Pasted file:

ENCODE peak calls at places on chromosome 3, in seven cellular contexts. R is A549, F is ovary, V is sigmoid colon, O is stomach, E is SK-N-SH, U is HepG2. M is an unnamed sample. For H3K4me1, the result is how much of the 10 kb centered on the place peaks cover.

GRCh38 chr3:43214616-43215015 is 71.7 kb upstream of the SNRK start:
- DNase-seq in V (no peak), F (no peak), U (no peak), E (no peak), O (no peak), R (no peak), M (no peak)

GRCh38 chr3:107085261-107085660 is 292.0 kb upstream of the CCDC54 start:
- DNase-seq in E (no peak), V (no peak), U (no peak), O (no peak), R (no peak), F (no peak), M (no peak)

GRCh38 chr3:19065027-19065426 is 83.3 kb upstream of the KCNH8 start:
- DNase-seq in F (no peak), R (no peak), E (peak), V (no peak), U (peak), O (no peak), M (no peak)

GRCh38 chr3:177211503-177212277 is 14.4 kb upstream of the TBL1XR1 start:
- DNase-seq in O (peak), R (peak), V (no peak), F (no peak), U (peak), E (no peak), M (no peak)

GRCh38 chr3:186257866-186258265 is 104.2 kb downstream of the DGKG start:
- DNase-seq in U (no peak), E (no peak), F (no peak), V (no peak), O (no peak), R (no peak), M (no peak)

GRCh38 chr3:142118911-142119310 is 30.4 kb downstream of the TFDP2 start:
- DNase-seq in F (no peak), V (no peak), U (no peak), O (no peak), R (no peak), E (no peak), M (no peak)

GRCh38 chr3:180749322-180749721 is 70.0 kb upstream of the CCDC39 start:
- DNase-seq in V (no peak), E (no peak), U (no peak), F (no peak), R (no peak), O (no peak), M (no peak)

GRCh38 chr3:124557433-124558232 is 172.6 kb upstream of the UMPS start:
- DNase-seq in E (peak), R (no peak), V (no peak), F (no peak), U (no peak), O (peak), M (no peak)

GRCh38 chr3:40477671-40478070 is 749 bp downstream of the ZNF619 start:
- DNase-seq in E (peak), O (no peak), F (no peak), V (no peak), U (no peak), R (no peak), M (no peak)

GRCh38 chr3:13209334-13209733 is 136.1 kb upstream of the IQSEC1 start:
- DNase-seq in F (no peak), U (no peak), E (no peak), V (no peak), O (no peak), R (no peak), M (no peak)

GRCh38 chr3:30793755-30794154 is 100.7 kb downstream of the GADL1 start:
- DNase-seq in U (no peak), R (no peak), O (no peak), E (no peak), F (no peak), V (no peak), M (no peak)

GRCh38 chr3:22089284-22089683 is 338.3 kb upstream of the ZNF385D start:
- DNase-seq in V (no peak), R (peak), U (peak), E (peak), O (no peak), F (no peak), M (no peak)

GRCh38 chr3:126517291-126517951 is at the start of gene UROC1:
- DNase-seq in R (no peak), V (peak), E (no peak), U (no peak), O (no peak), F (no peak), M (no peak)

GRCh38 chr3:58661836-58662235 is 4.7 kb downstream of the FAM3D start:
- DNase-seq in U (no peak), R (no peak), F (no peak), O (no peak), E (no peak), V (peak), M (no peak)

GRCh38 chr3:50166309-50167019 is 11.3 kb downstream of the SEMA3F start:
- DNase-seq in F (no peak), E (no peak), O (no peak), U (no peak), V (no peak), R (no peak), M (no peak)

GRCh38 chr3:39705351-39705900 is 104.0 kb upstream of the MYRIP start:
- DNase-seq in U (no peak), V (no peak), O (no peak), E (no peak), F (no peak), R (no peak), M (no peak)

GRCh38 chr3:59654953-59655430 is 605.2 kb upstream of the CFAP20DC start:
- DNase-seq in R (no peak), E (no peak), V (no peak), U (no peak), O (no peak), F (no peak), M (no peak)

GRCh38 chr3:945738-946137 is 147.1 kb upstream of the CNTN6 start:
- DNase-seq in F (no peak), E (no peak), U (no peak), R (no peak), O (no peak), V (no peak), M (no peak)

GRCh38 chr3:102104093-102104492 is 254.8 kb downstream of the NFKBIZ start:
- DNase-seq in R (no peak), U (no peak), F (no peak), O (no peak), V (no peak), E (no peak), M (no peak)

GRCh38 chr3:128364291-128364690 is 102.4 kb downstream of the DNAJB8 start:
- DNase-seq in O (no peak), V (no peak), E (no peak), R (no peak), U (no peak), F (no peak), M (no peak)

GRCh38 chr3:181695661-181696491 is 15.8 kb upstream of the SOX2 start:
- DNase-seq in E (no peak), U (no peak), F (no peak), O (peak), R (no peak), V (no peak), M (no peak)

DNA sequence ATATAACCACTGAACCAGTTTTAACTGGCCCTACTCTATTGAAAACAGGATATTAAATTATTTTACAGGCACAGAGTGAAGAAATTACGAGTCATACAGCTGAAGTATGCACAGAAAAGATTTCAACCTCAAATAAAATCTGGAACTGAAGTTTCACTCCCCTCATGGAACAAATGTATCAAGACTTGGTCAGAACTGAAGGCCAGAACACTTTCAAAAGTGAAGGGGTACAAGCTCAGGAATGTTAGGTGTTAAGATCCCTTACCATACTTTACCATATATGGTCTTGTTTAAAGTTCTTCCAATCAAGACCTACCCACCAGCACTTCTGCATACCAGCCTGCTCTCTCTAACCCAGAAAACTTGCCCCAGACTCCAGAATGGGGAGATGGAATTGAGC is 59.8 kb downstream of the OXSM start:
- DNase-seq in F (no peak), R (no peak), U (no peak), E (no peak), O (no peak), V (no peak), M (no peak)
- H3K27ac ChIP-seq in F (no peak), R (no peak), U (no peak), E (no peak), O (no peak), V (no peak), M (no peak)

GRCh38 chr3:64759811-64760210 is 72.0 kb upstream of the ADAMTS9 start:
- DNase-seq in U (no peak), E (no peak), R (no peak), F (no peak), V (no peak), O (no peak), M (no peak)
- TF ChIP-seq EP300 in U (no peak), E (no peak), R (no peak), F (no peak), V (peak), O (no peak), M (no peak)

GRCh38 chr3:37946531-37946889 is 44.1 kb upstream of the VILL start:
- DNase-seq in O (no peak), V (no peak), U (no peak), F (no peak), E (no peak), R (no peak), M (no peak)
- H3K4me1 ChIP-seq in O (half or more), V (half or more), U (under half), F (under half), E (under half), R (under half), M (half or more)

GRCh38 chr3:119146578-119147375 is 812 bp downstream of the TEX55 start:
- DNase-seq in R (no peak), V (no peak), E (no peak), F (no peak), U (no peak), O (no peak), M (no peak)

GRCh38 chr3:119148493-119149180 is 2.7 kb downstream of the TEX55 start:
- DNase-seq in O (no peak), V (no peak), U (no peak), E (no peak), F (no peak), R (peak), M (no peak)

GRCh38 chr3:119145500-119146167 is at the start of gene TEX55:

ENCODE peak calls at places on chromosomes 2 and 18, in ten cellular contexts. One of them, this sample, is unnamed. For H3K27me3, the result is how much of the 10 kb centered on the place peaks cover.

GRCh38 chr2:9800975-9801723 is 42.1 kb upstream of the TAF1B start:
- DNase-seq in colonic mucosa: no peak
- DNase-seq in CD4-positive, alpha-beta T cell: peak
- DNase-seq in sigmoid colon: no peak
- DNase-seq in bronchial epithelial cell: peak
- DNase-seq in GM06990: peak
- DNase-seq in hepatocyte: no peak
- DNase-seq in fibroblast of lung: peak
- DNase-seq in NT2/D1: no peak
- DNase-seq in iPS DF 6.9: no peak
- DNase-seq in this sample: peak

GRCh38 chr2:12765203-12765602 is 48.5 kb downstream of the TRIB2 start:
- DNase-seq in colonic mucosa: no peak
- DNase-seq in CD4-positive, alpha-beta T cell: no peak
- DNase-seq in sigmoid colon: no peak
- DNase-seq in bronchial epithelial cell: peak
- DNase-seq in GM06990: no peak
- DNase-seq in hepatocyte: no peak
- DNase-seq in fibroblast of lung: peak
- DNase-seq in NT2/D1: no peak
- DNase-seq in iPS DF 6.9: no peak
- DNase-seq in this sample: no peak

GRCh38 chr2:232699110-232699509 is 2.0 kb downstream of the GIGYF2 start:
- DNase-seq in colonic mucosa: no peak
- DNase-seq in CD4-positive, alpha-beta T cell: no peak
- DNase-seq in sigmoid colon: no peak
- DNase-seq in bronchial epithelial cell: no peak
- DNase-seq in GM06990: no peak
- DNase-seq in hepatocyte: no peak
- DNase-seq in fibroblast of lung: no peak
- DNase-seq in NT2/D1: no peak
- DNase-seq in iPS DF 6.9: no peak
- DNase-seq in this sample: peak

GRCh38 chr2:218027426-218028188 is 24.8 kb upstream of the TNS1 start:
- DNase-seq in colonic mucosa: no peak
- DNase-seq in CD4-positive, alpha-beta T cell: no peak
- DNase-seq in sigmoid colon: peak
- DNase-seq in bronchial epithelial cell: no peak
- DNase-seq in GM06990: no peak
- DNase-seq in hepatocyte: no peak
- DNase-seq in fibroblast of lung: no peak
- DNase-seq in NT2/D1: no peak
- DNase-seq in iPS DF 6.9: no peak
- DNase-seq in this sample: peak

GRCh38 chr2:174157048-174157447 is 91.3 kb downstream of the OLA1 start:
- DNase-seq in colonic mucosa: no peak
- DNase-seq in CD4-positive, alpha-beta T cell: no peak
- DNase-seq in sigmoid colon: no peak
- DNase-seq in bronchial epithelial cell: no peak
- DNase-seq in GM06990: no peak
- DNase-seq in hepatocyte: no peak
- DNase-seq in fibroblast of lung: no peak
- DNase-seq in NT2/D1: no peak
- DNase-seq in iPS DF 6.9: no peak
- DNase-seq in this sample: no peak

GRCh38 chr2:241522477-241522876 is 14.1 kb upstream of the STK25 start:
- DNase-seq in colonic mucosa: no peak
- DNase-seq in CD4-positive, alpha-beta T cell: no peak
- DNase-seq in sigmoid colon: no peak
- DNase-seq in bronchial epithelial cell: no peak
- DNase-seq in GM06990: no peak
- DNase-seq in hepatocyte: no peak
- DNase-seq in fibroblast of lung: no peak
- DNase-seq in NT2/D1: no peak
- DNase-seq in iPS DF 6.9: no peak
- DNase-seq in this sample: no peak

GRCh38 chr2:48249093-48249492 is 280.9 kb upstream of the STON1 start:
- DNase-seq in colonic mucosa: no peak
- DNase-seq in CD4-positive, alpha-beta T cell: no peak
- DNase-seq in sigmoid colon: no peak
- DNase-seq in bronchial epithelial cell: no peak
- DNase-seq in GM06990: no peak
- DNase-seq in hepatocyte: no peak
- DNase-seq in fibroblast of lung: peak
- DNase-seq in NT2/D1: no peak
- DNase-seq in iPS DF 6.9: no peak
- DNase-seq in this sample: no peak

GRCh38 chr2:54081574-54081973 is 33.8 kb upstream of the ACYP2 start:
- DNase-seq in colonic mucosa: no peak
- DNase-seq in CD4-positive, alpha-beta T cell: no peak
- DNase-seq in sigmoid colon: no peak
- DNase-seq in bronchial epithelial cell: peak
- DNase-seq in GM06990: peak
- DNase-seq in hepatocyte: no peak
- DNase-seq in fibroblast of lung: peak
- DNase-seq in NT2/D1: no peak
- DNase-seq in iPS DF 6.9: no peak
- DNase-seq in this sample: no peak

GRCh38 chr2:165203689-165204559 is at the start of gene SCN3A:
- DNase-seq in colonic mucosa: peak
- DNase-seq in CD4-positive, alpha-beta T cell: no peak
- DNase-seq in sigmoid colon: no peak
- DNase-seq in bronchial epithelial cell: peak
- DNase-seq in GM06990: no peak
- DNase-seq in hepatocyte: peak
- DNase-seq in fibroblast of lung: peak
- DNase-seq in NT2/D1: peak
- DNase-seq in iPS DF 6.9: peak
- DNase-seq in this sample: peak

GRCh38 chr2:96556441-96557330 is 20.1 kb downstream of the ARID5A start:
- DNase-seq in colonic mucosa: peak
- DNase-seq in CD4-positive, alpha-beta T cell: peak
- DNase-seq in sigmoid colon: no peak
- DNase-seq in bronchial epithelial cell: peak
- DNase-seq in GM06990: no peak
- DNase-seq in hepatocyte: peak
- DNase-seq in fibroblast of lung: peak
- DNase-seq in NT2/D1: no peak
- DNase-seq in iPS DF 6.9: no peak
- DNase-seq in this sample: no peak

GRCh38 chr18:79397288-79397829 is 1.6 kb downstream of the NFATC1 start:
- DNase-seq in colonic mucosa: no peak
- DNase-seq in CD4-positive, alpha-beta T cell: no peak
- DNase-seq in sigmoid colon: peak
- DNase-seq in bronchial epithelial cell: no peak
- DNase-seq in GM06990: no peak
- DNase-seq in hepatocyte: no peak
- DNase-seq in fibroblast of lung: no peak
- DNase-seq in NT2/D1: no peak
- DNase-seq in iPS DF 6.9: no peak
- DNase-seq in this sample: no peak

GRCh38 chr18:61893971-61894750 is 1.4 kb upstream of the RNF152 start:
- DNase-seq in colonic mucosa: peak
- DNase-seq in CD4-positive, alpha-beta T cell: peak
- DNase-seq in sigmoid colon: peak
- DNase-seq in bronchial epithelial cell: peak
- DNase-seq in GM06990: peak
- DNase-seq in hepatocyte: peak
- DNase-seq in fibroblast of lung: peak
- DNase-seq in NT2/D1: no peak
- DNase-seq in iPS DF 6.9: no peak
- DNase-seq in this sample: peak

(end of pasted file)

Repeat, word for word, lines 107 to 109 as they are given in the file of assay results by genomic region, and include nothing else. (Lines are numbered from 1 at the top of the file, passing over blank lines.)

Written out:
- DNase-seq in bronchial epithelial cell: no peak
- DNase-seq in GM06990: no peak
- DNase-seq in hepatocyte: no peak